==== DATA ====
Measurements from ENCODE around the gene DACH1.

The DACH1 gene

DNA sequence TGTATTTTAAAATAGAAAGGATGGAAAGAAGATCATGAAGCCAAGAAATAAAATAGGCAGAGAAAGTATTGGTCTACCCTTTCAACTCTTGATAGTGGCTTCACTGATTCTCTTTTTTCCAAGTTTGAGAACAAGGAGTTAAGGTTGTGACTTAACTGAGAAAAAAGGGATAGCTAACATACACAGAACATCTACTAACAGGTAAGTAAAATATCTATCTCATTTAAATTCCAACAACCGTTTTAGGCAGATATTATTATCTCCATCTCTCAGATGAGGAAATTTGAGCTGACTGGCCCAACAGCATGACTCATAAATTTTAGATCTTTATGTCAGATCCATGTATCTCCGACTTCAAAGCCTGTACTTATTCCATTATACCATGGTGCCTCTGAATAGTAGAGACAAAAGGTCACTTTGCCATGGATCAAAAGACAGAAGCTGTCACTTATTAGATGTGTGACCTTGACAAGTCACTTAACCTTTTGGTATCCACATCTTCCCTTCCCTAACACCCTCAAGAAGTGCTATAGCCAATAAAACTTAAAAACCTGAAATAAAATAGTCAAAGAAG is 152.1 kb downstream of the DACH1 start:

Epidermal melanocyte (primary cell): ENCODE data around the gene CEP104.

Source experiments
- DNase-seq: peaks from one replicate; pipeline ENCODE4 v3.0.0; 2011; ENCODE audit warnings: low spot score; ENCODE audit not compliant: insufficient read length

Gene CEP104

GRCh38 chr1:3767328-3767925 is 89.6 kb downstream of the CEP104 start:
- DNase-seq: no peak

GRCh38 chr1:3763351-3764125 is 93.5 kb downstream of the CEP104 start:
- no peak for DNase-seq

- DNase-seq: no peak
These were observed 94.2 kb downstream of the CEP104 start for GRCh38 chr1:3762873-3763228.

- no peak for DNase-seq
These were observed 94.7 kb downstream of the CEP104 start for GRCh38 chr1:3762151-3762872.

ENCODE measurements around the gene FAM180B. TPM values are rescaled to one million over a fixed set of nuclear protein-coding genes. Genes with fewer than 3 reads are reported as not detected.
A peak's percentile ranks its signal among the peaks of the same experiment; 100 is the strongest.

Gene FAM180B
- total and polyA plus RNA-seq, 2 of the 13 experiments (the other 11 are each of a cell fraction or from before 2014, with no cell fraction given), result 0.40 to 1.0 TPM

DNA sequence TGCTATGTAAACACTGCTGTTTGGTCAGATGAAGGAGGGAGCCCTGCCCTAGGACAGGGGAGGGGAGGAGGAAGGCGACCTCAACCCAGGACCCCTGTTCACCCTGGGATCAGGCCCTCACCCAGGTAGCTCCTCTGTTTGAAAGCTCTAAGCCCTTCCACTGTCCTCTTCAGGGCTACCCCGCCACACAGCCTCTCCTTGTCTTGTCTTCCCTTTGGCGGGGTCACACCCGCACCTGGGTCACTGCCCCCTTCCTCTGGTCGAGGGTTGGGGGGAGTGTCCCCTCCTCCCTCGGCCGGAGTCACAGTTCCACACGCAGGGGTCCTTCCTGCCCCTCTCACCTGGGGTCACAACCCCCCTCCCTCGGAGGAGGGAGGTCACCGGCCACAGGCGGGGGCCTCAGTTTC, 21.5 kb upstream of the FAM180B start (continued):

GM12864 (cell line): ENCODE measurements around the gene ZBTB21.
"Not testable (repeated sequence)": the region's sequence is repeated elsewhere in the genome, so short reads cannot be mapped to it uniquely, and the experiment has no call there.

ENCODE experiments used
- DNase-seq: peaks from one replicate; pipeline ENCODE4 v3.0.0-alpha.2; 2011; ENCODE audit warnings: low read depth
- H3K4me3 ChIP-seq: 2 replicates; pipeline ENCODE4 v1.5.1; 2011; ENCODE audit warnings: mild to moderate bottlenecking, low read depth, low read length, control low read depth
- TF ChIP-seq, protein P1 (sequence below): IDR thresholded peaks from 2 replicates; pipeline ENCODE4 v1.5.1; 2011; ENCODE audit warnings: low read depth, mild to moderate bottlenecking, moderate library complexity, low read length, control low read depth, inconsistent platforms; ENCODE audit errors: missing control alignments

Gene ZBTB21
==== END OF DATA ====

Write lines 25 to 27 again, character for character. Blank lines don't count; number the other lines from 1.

- H3K4me3 ChIP-seq: 2 replicates; pipeline ENCODE4 v1.5.1; 2011; ENCODE audit warnings: mild to moderate bottlenecking, low read depth, low read length, control low read depth
- TF ChIP-seq, protein P1 (sequence below): IDR thresholded peaks from 2 replicates; pipeline ENCODE4 v1.5.1; 2011; ENCODE audit warnings: low read depth, mild to moderate bottlenecking, moderate library complexity, low read length, control low read depth, inconsistent platforms; ENCODE audit errors: missing control alignments

Gene ZBTB21